Friendship, listening, and empathy: A Prayer GuideTwo Hands: Grief and Gratitude in the Christian LifeSabbath Keeping FastingA Renewed SpiritualityNurturing Hope: Christian Pastoral Care in the Twenty-First CenturyThe Power of ListeningJoy Together: Spiritual Practices for Your CongregationPersonality Type in CongregationsPrayers of the Old TestamentPrayers of the New TestamentSabbathFriendingA Garden of Living Water: Stories of Self-Discovery and Spiritual GrowthDeath in Dunedin: A NovelDead Sea: A NovelDeadly Murmurs: A NovelBeating Burnout in CongregationsReaching Out in a Networked WorldEmbracing MidlifeAdvent DevotionalDraw Near: Lenten Devotional by Lynne Baab, illustrated by Dave Baab

Draw Near: Praying for trust and prayer as trust

Lynne Baab • Tuesday November 22 2022

Draw Near: Praying for trust and prayer as trust

If you’ve ever visited Trafalgar Square in London and looked toward the National Gallery, you might have noticed a church off to the right. That is St-Martin-in-the-Fields, where Rev. Samuel Wells is the vicar. He was previously the Dean at Duke University Chapel, and he is one of my favorite columnists in The Christian Century. I love it when he writes about the challenges of serving a church in central London, often full of tourists. I also enjoy his reflections on what our Christian faith looks like in practice.

In a recent column, Rev. Wells argues that there are two kinds of faith: belief and trust. Belief, he argues, focuses on certainty and conviction. He thinks that when we focus on belief, we often beat ourselves up when we can’t generate the kind of certainty we expect of ourselves or that we think others expect of us. Trust, as he describes it, is quite different:

“Trust doesn’t assume life is about overcoming limitations. It’s about finding truth, beauty, and friendship in the midst of those limitations. Trust doesn’t think that if you wave a magic wand, things will change overnight. It finds companionship in the community of the waiting. Trust doesn’t pretend that if you hold tight to the right things, nothing will ever go wrong. It inhabits the exercises and patience required to rebuild after matters have been strained or broken.” [1]

This has profound relevance to the way we pray. If trust is about “finding truth, beauty, and friendship in the midst of limitations,” then we can ask for God’s help to find those lovely things. We can ponder, in God’s presence, the pattern of our lives and ask for help in seeking activities that nurture truth, beauty, and friendship.

If trust is finding “companionship in the community of the waiting,” then we can affirm the significance – and even value – of waiting and ask for the Holy Spirit’s guidance and power to wait more graciously and patiently. We can ask for Jesus’ companionship with us in those too frequent situations when we must wait. We can also ask for the Holy Spirit’s nudging of where to look for human companionship. We can ask for the ability to convey to others our willingness to wait with them. We can try to grow in our willingness to wait even as we pray, to grow bit by bit in practicing silence and stillness in prayer.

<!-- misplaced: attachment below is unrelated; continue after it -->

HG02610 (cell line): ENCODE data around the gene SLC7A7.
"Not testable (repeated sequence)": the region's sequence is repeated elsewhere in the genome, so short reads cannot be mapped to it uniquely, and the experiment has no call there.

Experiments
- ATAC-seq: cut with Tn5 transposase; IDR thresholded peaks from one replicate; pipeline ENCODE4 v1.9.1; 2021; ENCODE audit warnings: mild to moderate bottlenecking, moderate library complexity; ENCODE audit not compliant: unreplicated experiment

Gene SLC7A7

If trust “inhabits the exercises and patience required to rebuild after matters have been strained or broken,” we can ask for the Holy Spirit’s empowering to help us patiently work on rebuilding broken relationships and systems. We can ask for God’s help to identify the ways our spiritual practices are strengthening us for rebuilding, and we can pray for help in identifying new spiritual practices that might help us grow in trust.

Maybe Rev. Wells’s article, entitled “The Better Part of Faith,” spoke to me so much because trust is a challenge for me. My spiritual director in the early 2000s told me multiple times to notice whether or not I was trusting God in various situations. I had never focused very much on the idea of trust until I began meeting with her. My Christian heritage as a child was God’s power and mystery, and I’m intensely grateful for what I learned as a child in Episcopal and Anglican churches about God’s majestic power, beauty and mystery. As a young adult my faith was deeply cognitive. I had so much fun diving into the rich intellectual tradition surrounding study of the Bible and theology. These Christian strands are vitally significant to me.

All too often today, however, the key issue for me is trust in this wonderful God who came to earth in Jesus to walk with us. Rev. Wells argues that trust focuses on building relationship with God and with others, so we can speak honestly to our loving companion, Jesus: “There are going to be setbacks, misunderstandings, and patient rebuilding. But I only want to be with you.” We may also say those words to our companions on the journey.

Rev. Wells concludes his article with a vivid picture:

“The Christian faith is really about trust. It’s not about Jesus the magician whisking us away on a magic carpet of happiness and glory. It’s about facing the unknown and seeing Jesus turn around, offer us his hand, and say, ‘We’re going to walk across the unknown together.’”

Prayer involves placing our hand in Jesus’ hand. Therefore prayer itself is an act of trust because in prayer we turn from our self-sufficiency and busyness toward the One who loves us.  And prayer is a place where we can ask for more trust.

(Next week: Prayer and desire. Illustration by Dave Baab: Queen Elizabeth Park, Masterton, New Zealand. If you’d like to receive an email when I post on this blog, sign up under “subscribe” below.”)

A previous posts on trust: Trust and obey for there’s no other way

Additional related posts:

[1] All quotations in this post are from “The Better Part of Faith” by Samuel Wells, The Christian Century, November 2022, 34.

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